No team has a larger difference from playing at home versus on the road this season. The Sharks home record is 9-12-1, but on the road they are 16-6-2. Statistically, this gives the Sharks a winning percentage of .375 at home and .696 on the road. The difference between the two is -.321, easily the largest gap between winning percentages in the league. Only eight teams in the NHL have better records on the road than at home, but five of those teams have winning percentages at home better than .500. What’s really going on behind these percentages for San Jose?

Historically, the Sharks have been a team that plays well as a cohesive unit. From season to season, roster turnover was not very high. The first line would always have the same five guys, the second line would always have the same five guys, and so on. Chemistry helped make the Sharks one of the most feared teams in the NHL during the regular season. Some hockey analysts might disagree with that statement, but getting ice time with the same group of players helps build trust and confidence. If a team does not have this chemistry, it is much harder to be successful as a unit. Now let’s be clear, the Sharks are not in a rebuilding season of any kind. But in the final season under McLellan, and in the first season with DeBoer at the helm, the roster has seen significant changes. Gone are the likes of Dan Boyle, Antti Niemi, and Andrew Desjardins, and in are fresh faces like Tomas Hertl, Joel Ward, and Martin Jones. The Sharks may be tinkering their roster slightly to try and find a magical combination that will get them their first Stanley Cup title, but these changes are largely cosmetic.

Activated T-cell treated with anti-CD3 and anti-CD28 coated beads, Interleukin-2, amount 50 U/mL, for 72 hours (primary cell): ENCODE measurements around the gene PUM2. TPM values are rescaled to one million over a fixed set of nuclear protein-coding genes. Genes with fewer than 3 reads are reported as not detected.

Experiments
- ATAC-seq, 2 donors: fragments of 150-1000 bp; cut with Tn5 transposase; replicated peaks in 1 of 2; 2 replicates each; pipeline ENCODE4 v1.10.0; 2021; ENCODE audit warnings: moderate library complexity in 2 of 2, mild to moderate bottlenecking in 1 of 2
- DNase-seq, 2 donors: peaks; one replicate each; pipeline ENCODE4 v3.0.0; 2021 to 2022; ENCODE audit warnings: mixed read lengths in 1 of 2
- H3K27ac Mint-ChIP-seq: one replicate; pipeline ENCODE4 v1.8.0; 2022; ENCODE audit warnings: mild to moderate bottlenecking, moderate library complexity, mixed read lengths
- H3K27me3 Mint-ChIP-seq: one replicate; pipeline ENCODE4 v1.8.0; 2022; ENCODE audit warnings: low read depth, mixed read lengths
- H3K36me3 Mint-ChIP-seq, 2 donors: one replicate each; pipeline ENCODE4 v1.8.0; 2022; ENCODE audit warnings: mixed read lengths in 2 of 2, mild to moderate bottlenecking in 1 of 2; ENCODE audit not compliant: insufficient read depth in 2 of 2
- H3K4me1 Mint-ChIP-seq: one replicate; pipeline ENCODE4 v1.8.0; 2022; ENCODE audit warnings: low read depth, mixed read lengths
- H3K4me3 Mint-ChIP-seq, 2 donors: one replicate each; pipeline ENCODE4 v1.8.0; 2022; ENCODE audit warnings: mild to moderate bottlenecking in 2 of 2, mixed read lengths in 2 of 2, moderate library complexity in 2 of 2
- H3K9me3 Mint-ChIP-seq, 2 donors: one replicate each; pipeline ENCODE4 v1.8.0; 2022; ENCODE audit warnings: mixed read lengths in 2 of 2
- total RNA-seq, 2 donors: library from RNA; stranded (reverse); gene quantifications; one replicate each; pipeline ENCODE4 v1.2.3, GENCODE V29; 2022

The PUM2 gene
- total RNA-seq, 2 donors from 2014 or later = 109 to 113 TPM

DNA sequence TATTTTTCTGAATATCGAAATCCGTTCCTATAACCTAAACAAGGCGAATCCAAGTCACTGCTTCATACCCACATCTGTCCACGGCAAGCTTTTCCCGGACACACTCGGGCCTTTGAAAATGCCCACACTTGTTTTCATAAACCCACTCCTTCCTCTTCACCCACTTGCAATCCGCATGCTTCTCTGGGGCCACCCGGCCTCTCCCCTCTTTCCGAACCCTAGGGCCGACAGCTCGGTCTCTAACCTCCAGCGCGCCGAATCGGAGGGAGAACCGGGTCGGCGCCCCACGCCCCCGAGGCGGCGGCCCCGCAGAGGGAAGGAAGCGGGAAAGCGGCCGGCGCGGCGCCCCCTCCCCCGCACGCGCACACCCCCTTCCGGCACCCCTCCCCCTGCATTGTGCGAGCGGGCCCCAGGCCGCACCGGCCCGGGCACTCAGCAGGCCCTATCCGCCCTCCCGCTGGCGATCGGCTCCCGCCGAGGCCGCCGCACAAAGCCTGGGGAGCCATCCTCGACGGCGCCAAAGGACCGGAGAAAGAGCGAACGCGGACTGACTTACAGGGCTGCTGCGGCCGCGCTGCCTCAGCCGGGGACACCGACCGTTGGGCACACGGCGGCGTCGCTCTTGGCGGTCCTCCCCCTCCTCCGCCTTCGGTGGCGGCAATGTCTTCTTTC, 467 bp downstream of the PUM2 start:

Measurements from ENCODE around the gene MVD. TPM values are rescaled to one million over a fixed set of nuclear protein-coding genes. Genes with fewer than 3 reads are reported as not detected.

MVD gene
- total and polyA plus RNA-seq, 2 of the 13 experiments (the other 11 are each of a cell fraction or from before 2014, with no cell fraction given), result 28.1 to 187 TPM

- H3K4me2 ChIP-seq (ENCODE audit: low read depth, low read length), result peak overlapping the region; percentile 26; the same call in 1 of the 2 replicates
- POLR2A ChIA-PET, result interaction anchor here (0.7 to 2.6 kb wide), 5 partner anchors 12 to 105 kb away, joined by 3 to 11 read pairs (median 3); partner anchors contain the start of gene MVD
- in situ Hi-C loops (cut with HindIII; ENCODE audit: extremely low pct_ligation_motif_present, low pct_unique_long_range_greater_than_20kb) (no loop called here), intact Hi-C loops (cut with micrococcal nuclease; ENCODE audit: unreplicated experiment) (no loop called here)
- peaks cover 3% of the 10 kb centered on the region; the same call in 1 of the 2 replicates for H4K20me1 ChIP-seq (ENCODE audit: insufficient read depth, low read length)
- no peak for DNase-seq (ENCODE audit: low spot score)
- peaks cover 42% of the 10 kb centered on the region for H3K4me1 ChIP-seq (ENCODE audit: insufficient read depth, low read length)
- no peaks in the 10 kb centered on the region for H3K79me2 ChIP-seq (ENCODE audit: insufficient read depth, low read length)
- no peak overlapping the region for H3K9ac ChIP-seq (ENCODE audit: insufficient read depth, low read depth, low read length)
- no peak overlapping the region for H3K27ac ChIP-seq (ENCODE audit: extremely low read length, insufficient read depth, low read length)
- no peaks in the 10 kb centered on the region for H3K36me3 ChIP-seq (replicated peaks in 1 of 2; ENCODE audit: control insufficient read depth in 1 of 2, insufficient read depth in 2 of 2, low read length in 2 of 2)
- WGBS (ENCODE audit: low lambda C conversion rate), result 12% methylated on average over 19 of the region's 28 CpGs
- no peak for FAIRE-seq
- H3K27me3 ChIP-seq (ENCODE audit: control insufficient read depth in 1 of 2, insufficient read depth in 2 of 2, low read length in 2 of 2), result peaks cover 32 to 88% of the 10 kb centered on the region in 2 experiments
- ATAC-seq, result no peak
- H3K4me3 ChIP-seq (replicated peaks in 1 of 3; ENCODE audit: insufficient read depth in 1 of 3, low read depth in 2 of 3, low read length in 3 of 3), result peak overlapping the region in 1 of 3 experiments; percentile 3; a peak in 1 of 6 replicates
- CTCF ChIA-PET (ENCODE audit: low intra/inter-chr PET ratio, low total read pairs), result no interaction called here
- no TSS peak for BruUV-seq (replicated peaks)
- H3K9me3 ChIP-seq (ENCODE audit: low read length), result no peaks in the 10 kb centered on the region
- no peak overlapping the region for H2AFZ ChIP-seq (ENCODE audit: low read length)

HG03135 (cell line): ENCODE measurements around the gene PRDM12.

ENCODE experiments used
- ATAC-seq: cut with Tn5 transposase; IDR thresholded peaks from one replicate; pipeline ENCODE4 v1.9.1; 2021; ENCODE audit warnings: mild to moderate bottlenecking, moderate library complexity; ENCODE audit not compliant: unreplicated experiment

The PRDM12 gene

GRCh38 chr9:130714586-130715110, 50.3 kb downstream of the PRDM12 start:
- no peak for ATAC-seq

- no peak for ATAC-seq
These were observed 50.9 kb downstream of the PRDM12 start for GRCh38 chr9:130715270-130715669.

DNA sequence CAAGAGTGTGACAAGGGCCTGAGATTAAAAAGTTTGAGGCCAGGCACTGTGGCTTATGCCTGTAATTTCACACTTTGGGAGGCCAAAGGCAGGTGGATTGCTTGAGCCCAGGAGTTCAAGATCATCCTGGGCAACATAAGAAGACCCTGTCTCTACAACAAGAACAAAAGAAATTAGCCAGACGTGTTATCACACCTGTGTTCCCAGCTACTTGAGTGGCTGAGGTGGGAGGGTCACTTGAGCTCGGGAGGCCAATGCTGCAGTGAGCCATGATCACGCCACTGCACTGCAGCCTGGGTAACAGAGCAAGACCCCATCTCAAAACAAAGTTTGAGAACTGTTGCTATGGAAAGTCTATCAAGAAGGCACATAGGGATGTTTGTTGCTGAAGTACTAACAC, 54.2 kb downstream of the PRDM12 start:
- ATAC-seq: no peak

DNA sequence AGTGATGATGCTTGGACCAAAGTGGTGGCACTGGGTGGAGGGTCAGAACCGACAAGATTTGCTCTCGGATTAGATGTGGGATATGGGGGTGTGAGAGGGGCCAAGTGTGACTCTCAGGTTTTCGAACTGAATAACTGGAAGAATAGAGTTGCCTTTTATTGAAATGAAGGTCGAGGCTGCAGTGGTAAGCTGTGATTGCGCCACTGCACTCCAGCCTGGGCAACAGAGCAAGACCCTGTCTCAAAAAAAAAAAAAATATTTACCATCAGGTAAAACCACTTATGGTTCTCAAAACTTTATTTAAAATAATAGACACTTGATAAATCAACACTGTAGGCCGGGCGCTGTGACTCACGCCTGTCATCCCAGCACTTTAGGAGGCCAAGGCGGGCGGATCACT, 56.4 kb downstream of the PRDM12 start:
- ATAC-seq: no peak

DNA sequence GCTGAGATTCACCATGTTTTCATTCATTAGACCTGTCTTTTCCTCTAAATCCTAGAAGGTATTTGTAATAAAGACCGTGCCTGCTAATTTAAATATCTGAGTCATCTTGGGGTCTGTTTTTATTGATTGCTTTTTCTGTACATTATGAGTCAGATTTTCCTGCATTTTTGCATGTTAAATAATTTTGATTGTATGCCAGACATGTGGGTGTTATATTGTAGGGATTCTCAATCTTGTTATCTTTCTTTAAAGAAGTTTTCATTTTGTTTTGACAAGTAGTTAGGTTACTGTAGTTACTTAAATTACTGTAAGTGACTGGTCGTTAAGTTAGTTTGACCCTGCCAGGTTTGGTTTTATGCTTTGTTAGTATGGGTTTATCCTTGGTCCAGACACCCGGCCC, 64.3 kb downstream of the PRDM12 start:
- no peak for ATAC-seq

But chemistry can’t be the only reason the Sharks have lost their home dominance. Perhaps this San Jose Sharks team just isn’t as good as it used to be. The best players on the team are getting up there in age; Joe Thornton, Patrick Marleau, and Joel Ward are all at least 35 years old. Hockey is one of the most physically demanding sports, which makes it difficult to play the older you get. When Thornton and Marleau were in their prime (Ward was acquired before the 2015-16 season), the Sharks had one of the most formidable offenses in the NHL. Now that these players are on the downside of their careers, their performance is dropping. The only problem is, this still doesn’t explain why the Sharks have the best road record in the league but are so bad at home.